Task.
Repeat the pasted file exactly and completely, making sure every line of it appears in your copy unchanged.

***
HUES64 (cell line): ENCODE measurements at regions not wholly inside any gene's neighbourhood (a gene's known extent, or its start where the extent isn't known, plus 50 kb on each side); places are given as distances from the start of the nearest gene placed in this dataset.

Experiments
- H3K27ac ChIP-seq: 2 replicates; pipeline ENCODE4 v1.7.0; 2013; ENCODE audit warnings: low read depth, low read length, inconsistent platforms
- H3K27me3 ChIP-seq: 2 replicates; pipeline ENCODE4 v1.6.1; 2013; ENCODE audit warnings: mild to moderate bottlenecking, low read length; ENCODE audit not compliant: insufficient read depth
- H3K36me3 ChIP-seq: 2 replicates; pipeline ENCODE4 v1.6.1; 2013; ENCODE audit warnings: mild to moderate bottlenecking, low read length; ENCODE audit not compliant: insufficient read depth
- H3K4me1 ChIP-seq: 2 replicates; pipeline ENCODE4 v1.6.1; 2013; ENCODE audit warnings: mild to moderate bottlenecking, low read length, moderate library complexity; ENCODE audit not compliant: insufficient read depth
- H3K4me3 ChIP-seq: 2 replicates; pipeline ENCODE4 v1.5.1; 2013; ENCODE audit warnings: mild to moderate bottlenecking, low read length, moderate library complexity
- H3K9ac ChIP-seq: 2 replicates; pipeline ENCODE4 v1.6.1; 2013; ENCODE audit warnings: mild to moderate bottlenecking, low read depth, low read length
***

HUES64 (cell line): ENCODE measurements at regions not wholly inside any gene's neighbourhood (a gene's known extent, or its start where the extent isn't known, plus 50 kb on each side); places are given as distances from the start of the nearest gene placed in this dataset.

Experiments
- H3K27ac ChIP-seq: 2 replicates; pipeline ENCODE4 v1.7.0; 2013; ENCODE audit warnings: low read depth, low read length, inconsistent platforms
- H3K27me3 ChIP-seq: 2 replicates; pipeline ENCODE4 v1.6.1; 2013; ENCODE audit warnings: mild to moderate bottlenecking, low read length; ENCODE audit not compliant: insufficient read depth
- H3K36me3 ChIP-seq: 2 replicates; pipeline ENCODE4 v1.6.1; 2013; ENCODE audit warnings: mild to moderate bottlenecking, low read length; ENCODE audit not compliant: insufficient read depth
- H3K4me1 ChIP-seq: 2 replicates; pipeline ENCODE4 v1.6.1; 2013; ENCODE audit warnings: mild to moderate bottlenecking, low read length, moderate library complexity; ENCODE audit not compliant: insufficient read depth
- H3K4me3 ChIP-seq: 2 replicates; pipeline ENCODE4 v1.5.1; 2013; ENCODE audit warnings: mild to moderate bottlenecking, low read length, moderate library complexity
- H3K9ac ChIP-seq: 2 replicates; pipeline ENCODE4 v1.6.1; 2013; ENCODE audit warnings: mild to moderate bottlenecking, low read depth, low read length